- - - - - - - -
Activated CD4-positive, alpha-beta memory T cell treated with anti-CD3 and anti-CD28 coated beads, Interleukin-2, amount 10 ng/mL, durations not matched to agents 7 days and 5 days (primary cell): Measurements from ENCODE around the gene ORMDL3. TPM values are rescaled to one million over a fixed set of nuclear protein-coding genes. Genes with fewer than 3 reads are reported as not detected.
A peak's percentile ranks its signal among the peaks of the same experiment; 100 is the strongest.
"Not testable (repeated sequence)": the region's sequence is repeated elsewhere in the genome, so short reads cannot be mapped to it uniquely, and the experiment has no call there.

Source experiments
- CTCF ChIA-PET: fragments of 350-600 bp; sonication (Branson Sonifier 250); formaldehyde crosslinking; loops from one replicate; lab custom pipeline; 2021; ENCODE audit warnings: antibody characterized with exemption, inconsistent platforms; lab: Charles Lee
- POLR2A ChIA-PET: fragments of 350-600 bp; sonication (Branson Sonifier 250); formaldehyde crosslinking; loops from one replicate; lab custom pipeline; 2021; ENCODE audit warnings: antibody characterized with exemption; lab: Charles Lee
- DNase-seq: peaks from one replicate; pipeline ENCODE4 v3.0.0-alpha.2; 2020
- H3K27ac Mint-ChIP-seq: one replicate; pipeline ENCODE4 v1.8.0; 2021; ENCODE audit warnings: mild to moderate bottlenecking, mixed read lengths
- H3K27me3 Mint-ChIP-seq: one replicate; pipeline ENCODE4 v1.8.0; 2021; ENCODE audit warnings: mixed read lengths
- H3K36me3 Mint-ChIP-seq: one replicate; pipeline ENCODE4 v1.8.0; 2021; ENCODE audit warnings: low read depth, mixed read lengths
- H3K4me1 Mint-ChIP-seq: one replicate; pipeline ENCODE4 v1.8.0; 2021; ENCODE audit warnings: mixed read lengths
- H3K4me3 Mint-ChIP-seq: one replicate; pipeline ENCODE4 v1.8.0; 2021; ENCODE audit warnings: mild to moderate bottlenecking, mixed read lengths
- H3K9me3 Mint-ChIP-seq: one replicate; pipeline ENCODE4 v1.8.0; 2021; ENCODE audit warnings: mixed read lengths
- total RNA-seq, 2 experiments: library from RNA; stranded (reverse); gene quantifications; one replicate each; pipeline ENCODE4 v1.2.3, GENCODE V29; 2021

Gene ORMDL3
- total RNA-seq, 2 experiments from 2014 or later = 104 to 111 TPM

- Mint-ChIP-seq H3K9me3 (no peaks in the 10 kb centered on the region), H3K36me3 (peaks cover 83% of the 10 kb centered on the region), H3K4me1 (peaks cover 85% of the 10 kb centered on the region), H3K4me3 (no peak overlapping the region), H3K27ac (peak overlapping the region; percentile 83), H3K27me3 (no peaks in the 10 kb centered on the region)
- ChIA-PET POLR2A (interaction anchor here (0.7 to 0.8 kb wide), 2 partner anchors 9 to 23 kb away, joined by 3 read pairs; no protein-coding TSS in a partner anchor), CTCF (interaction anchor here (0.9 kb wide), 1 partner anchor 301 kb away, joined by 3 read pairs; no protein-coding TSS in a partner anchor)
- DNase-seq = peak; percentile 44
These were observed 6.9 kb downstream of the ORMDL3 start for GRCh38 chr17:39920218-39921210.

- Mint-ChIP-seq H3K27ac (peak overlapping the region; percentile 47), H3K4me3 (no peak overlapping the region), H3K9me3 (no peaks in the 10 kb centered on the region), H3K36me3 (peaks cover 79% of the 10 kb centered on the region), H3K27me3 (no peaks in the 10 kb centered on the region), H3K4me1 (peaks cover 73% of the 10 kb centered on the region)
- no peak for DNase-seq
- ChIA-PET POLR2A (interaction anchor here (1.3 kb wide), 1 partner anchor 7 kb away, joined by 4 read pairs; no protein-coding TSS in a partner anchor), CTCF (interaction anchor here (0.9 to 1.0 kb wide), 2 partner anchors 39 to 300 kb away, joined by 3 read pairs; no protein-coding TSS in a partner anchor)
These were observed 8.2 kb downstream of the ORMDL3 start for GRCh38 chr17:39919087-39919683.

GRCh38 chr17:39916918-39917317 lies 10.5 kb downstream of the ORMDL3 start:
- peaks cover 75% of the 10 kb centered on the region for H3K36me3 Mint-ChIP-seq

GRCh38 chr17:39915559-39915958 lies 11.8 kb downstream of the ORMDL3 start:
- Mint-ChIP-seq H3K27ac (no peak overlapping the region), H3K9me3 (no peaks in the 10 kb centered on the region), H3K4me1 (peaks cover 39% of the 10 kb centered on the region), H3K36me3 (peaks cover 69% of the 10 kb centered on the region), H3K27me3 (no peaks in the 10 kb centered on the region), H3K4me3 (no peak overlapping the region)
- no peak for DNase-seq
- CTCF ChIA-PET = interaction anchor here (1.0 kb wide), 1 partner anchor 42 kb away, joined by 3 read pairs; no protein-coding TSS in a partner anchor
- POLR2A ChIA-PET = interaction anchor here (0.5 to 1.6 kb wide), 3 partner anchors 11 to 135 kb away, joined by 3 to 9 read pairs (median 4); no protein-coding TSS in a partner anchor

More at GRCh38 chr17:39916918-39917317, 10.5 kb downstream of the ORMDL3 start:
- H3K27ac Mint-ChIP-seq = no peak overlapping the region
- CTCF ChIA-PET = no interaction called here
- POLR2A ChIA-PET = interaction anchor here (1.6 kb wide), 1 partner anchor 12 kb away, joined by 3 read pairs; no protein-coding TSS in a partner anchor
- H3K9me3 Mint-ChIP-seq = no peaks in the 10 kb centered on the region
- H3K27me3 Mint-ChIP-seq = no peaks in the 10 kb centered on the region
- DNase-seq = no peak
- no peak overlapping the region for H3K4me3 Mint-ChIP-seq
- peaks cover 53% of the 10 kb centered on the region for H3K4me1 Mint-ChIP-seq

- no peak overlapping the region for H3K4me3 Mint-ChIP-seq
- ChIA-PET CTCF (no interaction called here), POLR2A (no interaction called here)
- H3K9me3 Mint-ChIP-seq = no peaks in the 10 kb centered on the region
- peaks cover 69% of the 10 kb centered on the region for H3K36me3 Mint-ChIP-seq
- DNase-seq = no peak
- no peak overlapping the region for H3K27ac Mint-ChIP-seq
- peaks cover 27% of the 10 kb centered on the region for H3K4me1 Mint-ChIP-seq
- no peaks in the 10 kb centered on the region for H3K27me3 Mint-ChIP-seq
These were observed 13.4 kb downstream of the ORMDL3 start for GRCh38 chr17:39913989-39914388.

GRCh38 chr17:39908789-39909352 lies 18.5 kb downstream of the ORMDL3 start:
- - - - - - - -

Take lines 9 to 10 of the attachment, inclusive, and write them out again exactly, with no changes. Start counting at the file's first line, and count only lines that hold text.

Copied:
- H3K27me3 Mint-ChIP-seq: one replicate; pipeline ENCODE4 v1.8.0; 2021; ENCODE audit warnings: mixed read lengths
- H3K36me3 Mint-ChIP-seq: one replicate; pipeline ENCODE4 v1.8.0; 2021; ENCODE audit warnings: low read depth, mixed read lengths